A company recently made a presentation at our NY office. They were brought in by leadership to help hundreds of our employees excel in something specific. It was well received. A telltale sign is usually the swarm of folks who approach the presenter with additional questions and desired clarifications.
Two months later, I got contacted by this company. They wanted to have a quick chat. It’s always possible that they wanted to follow up regarding their presentation and perhaps take a further step together. In sales, don’t assume. Hear everyone out. As someone in sales, I’ll always make the time for a conversation. Don’t take it as something personal when I do.
It was during the first thirty seconds of this call that I learned a lesson I’m still working on applying today. They immediately acknowledged their visit to our company. “It was one of our favorite presentations thus far”, the CEO explained to my curious ears. “But” he continued, “I must have been approached by twenty sales reps trying to get our business. Frankly, I was turned off. As for you, we’ve been interacting for the past six months together on Linkedin and not once was our correspondence a transactional one. While I trust your company, I’ve lost a bit of respect for the way I’ve been approached by your associates. They did get me thinking about my processing rates being too high, though. After our past interactions and getting to know you in a low-level way, I feel comfortable with you. Why don’t you see what you can do to lower my cost, and you’ll have my business?”
I was floored. I couldn’t help but wonder how these sales reps, most of whom were more advanced than I, had struck out. Don’t they know how to make a sale? There are many ways, but how is each of them struck out? I couldn’t wrap my head around it.
Through our conversation together, I may have figured it out. Part of this phone call was of course talking cost. Instead of presenting a new cost on the spot when asked, I explained that I needed a bit more data from him prior to being confident in presenting a new price. My prospect was confused. “Just give me a price,” he said. “Your associates gave me a new price on the spot.” I instantly recognized that I had a bit of education to teach about my product. A broader understanding of my service was necessary before moving forward together.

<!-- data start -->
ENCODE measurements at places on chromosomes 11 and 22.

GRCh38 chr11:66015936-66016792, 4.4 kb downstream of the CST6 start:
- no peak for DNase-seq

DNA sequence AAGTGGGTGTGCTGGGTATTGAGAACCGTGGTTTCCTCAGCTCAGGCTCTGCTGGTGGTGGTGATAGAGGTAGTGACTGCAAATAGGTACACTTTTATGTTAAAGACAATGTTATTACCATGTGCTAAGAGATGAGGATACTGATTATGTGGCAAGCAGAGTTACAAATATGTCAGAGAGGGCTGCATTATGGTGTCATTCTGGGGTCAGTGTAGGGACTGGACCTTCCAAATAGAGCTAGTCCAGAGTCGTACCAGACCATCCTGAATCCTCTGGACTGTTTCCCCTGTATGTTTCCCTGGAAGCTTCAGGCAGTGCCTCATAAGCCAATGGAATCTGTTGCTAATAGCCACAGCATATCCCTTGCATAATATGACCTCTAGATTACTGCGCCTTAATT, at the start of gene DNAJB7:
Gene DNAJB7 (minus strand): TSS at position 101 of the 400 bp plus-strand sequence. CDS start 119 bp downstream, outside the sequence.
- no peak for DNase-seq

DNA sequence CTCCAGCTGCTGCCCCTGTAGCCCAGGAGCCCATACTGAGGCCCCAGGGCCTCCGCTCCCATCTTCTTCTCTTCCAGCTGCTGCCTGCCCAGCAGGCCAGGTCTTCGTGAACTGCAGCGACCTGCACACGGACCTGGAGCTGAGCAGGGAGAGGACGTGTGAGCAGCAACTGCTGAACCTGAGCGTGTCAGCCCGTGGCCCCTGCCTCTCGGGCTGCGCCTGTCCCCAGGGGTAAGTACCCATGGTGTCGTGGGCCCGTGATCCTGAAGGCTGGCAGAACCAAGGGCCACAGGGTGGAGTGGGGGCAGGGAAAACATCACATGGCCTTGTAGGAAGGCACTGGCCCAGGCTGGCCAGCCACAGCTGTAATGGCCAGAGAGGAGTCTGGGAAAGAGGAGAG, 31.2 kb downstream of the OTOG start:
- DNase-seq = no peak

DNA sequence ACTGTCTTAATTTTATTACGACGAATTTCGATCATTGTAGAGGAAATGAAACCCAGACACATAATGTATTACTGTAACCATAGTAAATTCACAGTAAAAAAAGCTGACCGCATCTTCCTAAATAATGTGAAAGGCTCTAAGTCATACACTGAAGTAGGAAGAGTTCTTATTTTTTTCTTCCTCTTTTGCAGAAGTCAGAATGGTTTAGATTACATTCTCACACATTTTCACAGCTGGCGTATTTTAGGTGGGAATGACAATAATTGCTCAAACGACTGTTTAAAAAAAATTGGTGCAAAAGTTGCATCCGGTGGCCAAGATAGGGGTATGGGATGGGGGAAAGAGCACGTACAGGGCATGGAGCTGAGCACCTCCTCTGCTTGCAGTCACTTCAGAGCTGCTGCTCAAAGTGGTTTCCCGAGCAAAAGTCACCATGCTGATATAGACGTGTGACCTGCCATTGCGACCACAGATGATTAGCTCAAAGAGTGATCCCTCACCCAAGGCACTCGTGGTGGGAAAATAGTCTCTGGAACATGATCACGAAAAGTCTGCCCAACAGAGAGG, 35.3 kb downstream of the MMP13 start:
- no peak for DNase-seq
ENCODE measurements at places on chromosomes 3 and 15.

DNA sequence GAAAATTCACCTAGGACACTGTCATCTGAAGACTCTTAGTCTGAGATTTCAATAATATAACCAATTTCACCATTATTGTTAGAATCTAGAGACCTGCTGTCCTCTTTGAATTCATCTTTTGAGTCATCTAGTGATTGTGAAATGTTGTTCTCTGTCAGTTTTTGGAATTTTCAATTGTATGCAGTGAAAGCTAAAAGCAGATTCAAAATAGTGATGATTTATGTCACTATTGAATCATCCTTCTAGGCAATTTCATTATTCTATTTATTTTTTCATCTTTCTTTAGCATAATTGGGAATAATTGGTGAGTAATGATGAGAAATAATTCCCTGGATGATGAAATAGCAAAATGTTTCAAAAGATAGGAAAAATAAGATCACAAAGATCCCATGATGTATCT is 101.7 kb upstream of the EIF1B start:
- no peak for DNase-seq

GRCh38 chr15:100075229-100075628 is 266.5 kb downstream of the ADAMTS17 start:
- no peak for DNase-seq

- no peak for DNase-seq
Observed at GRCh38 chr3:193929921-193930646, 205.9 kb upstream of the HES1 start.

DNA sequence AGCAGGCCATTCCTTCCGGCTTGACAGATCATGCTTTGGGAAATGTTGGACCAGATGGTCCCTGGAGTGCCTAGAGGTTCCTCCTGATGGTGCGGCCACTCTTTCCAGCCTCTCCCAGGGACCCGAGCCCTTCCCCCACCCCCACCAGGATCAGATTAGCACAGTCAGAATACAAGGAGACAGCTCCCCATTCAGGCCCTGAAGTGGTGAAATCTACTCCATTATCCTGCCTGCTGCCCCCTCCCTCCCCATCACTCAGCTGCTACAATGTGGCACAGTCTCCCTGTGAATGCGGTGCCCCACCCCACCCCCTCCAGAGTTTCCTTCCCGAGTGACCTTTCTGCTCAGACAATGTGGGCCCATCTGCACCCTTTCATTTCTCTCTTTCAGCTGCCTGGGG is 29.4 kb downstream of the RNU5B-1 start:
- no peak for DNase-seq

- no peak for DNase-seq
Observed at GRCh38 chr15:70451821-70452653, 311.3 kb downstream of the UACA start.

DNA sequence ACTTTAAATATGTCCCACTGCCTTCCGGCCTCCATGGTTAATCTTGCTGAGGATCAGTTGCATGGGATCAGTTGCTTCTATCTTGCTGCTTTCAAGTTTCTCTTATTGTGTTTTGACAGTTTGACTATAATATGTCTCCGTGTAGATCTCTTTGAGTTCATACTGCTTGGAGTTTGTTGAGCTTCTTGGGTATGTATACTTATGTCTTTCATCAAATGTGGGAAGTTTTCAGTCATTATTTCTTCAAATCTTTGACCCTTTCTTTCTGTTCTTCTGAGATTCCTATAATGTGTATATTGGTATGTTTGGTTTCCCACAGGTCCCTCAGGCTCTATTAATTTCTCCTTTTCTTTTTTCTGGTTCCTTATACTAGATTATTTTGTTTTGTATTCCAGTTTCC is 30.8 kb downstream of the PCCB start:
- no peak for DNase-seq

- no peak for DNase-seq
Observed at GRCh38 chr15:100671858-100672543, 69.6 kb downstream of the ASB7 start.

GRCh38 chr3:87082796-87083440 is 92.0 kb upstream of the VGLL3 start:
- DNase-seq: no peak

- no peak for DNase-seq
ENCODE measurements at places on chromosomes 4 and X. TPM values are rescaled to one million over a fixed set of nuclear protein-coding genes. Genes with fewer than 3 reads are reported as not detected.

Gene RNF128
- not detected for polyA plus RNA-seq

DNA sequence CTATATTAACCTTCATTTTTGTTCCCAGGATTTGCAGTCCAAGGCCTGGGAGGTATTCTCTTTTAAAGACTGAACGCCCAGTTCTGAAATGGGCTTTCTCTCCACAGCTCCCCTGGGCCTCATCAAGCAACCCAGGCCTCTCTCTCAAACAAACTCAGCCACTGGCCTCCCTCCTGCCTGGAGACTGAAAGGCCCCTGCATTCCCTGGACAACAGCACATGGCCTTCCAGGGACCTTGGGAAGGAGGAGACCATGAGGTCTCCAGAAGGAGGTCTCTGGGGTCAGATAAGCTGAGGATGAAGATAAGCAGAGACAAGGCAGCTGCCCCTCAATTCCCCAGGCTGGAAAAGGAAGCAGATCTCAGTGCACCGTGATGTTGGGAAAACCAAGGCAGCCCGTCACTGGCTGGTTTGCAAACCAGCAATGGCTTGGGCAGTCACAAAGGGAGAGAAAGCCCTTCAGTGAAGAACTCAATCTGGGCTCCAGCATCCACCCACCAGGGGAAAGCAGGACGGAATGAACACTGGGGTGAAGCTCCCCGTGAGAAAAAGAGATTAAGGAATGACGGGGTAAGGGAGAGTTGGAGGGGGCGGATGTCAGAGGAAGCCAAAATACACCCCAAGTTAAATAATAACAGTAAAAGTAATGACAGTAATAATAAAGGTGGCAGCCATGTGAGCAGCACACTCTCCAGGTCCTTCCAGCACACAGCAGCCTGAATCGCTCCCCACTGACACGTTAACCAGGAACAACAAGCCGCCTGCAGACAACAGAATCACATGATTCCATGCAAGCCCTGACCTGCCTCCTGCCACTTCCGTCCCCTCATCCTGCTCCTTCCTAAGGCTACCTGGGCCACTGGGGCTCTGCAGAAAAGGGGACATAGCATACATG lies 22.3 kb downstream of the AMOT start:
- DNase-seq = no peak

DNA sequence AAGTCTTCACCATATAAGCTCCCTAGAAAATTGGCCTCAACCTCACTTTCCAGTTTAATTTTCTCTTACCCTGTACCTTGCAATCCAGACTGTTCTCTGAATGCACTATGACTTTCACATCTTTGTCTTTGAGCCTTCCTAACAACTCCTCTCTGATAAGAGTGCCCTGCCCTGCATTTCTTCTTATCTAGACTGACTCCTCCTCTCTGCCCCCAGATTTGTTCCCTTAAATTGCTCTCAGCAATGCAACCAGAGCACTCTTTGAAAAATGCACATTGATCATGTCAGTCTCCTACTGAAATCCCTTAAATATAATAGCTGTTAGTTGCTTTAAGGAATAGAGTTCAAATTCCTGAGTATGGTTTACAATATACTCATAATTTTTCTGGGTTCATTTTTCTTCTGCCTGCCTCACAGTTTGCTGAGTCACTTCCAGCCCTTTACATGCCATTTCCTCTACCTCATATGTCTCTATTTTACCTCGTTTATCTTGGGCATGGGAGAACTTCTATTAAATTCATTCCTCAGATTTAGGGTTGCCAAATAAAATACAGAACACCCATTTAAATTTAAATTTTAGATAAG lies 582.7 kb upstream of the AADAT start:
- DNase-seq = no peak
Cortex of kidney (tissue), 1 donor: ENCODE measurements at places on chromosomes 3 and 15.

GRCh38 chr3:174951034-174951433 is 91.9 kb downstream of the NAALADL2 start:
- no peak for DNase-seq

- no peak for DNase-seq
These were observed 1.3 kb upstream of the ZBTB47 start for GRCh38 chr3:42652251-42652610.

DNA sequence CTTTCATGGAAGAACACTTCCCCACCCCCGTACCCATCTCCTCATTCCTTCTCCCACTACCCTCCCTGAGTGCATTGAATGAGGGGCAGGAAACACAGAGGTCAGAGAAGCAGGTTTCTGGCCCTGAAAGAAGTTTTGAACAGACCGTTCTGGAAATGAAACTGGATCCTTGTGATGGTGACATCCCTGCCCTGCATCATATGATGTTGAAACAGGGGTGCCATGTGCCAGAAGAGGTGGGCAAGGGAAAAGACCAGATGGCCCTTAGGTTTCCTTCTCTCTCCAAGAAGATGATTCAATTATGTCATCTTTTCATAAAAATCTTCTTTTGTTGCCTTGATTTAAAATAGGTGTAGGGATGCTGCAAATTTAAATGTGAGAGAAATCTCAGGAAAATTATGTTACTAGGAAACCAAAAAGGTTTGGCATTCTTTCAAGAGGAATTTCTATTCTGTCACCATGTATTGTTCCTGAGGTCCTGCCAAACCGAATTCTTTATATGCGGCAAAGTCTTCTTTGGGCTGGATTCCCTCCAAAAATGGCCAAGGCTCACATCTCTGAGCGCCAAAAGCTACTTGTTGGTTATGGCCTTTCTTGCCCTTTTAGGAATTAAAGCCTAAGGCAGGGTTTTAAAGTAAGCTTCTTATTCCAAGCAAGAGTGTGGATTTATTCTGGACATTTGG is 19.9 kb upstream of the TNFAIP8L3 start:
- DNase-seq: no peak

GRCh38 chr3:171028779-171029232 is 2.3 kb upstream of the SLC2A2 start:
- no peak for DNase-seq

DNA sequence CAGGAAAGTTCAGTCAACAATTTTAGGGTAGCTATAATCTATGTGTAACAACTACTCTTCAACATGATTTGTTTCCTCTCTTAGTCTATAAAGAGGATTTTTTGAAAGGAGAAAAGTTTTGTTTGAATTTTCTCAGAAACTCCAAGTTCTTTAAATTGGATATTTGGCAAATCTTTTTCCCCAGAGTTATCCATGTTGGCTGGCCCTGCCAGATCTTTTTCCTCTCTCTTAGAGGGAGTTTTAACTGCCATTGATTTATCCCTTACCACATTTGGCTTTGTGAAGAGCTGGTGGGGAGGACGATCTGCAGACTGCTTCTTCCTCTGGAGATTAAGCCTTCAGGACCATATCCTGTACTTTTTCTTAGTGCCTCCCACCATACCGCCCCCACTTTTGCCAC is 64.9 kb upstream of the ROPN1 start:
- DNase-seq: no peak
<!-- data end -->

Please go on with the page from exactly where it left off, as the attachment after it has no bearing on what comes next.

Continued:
It now became clear. My associates were too busy selling the end product. They were selling on price without recognizing that this prospect inherently valued more than just end result. He would have been equally impressed with a bit of product education in addition. In most cases, there’s space to undercut the other.
I’m here today to suggest that your clients won’t decide based on price. Yes, it’s a factor. Reading between the lines and understanding the needs of a future client is often the difference in making the sale. The key, in this case, was helping expand my prospects knowledge.
I’d like to prove this further. I came back a few days later with a price. Surprise. The savings were lower than what was offered by my associates. I don’t overpromise if I can’t guarantee it. Fast forward. They are a new client of mine.
The lesson here is a simple one. In sales, you don’t have to be the best. You don’t need to be the most aggressive. You don’t even need to offer the lowest price. Instead, find a way to make yourself known in your industry while being a pleasure to deal with and trustworthy. They will push their way into you.